Robert Dood, MD
A STANDARDIZED 5-year period of surveillance by a gynecologic oncologist was found to be inadequate for some gynecologic cancers and excessive for others, according to research presented by Robert Dood, MD, of The University of Texas MD Anderson Cancer Center, Houston, at the 2018 Society of Gynecologic Oncology Annual Meeting on Women’s Cancer in New Orleans.1
Survivorship involves a multidisciplinary approach to both surveillance and the management of comorbid conditions and secondary cancers, but current guidelines that inform survivorship care plans emphasize recurrence over mortality and often rely on arbitrary or expert opinion rather than a data-driven concept that can be applied to various cancer types, he said.
Dr. Dood and his colleagues conducted a study aimed at developing survivorship trajectories focused on high-quality mortality data; defining meaningful cutoff points to guide survivorship care plans; establishing the extent of long-term mortality risks from other comorbidities, late-term effects, and secondary cancers; investigating the effects of histology and stage; and characterizing the cause of death in the study population to inform resource allocation.
Due to advances in the past 20 years, cancer incidence has generally plateaued as mortality rates have dropped, leading to the fortunate “problem” of a growing number of cancer survivors. With an expected 18 million survivors in the United States alone in 2018, it has become increasingly important that oncologists, surgeons, and primary care physicians know who is going to handle which aspects of care, and when. “We need to know where to properly allocate resources and reimbursements, and we need to minimize redundancies, so our patients can receive efficient, quality care,” Dr. Dood said.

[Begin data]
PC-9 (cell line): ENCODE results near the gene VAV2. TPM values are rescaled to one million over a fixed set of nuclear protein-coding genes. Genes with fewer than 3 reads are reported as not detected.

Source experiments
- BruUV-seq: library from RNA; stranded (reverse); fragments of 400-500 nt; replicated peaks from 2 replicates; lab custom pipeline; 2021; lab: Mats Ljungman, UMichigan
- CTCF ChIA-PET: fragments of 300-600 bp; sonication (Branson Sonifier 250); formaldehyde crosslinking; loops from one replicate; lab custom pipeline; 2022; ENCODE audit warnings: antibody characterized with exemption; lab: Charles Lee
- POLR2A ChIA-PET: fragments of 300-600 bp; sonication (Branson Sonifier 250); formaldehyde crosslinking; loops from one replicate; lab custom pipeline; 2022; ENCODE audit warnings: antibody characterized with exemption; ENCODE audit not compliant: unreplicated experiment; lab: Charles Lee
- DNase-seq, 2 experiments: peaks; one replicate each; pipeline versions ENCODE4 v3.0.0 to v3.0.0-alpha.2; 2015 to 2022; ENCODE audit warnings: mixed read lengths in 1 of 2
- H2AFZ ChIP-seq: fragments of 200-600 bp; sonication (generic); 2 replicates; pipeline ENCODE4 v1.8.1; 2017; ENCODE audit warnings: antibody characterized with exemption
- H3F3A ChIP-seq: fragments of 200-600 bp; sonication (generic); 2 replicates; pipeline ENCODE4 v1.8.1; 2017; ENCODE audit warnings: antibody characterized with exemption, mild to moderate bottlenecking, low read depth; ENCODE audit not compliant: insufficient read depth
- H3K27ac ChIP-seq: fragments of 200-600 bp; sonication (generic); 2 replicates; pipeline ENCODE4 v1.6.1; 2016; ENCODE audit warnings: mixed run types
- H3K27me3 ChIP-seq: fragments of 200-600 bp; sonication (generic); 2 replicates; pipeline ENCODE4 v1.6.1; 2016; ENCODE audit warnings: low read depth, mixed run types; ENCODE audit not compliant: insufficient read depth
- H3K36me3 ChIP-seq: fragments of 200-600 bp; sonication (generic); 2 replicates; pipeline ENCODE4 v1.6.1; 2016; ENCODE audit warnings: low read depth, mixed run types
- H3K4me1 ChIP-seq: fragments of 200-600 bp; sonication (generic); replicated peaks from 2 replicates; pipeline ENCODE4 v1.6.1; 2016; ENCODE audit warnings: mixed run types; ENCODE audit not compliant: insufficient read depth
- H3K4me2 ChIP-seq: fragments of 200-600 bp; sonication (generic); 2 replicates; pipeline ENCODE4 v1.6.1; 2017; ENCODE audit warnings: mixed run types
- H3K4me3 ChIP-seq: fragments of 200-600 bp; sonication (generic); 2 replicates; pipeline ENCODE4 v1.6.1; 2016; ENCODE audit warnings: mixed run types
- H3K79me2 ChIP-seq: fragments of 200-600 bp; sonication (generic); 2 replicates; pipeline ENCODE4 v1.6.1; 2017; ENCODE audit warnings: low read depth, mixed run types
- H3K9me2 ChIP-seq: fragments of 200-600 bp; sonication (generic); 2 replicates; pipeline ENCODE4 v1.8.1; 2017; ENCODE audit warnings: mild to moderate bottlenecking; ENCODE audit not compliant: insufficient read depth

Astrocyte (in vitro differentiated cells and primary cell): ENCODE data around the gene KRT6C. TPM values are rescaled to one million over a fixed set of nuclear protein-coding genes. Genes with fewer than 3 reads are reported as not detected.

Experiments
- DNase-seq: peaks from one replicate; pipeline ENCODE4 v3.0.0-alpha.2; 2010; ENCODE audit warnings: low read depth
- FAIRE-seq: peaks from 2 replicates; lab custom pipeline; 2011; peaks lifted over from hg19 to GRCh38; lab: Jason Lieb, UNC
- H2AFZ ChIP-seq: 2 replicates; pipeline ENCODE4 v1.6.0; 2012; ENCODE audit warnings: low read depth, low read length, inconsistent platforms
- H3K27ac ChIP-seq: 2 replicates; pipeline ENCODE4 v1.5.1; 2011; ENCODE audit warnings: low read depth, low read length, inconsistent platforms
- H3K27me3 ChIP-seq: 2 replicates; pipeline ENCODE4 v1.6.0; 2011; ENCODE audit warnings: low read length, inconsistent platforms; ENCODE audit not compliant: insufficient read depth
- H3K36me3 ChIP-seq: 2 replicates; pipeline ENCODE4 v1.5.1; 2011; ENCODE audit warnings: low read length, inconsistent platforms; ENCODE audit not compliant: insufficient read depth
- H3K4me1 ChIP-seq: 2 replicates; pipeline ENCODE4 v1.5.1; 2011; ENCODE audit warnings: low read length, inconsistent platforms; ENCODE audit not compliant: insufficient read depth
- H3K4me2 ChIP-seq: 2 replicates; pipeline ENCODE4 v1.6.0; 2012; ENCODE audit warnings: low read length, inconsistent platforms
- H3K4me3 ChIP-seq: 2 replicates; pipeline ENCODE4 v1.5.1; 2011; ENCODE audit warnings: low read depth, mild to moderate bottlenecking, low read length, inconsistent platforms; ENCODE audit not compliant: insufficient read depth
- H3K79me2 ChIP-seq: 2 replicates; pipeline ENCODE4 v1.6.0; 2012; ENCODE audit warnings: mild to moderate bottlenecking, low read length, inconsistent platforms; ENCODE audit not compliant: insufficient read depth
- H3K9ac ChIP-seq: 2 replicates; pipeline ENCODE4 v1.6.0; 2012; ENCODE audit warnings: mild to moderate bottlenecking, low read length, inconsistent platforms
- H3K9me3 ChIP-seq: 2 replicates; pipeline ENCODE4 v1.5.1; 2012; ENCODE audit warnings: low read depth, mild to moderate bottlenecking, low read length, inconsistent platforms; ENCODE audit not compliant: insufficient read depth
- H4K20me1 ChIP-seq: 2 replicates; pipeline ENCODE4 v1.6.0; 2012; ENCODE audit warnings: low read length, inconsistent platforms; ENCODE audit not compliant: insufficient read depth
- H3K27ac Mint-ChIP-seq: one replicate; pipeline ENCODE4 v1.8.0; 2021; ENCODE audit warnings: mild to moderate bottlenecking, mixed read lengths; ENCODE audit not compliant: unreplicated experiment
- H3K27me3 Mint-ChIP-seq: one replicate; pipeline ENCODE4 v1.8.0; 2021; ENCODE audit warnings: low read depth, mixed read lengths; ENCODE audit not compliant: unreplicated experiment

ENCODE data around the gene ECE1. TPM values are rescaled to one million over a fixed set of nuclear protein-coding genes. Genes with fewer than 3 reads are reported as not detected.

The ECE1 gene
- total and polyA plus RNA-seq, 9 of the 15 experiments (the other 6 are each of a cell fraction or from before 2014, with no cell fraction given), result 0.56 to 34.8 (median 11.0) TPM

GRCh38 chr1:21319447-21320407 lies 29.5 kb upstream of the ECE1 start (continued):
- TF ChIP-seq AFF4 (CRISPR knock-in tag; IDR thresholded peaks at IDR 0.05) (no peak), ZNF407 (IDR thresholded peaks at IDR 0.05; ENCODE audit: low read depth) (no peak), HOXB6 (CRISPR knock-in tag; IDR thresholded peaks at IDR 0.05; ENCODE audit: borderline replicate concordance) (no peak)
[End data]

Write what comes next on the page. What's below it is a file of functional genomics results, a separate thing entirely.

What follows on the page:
THE SURVEILLANCE, Epidemiology, and End Results database was queried for survival data on women aged 18 to 100 years with a primary diagnosis of any uterine, endometrial, ovarian, cervical, vulvar, vaginal, and placental cancer. For each tumor type, the researchers plotted the probability of death over time from diagnosis.
After normalizing data to age-matched controls, they defined a “stability point” where mortality leveled off, splitting high-risk and low-risk periods. They calculated the persistent elevated percent mortality above the baseline in the low-risk period and reported the leading causes of death by tumor type. This comparison between tumor types was referred to as the “annualized mortality gap.”
Complete data were available for 291,624 women with the gynecologic cancers of interest. Women with cervical, vulvar, or vaginal cancers had overwhelmingly localized disease, whereas those with ovarian or placental tumors were prone to distant metastases.
The high-risk mortality period was longest among women with ovarian cancer (8 years), followed by cervical, uterine, and vaginal cancers (4, 5, and 5 years, respectively) and shortest among women with placental or vulvar cancers (3 years).
In the ovarian cancer population, the probability of death was highest in the beginning of the survivorship period, then fell off over time and led to a more stable period. During this stable, lower-risk period, the probability of death slowly increased over time as the population aged. “But it’s also important to note that the probability never completely returned to the baseline noncancer control population, and a gap persists,” Dr. Dood reported.